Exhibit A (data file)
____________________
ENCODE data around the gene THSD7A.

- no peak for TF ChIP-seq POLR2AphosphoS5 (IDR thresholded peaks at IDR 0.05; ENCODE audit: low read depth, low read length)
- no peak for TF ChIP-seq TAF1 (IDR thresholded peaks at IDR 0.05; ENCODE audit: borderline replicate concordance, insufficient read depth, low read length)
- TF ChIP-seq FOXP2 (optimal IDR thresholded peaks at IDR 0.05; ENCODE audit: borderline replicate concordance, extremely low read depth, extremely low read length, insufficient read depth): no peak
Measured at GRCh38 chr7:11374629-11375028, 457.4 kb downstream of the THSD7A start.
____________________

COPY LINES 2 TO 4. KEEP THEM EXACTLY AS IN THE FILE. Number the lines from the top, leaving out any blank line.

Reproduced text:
- no peak for TF ChIP-seq POLR2AphosphoS5 (IDR thresholded peaks at IDR 0.05; ENCODE audit: low read depth, low read length)
- no peak for TF ChIP-seq TAF1 (IDR thresholded peaks at IDR 0.05; ENCODE audit: borderline replicate concordance, insufficient read depth, low read length)
- TF ChIP-seq FOXP2 (optimal IDR thresholded peaks at IDR 0.05; ENCODE audit: borderline replicate concordance, extremely low read depth, extremely low read length, insufficient read depth): no peak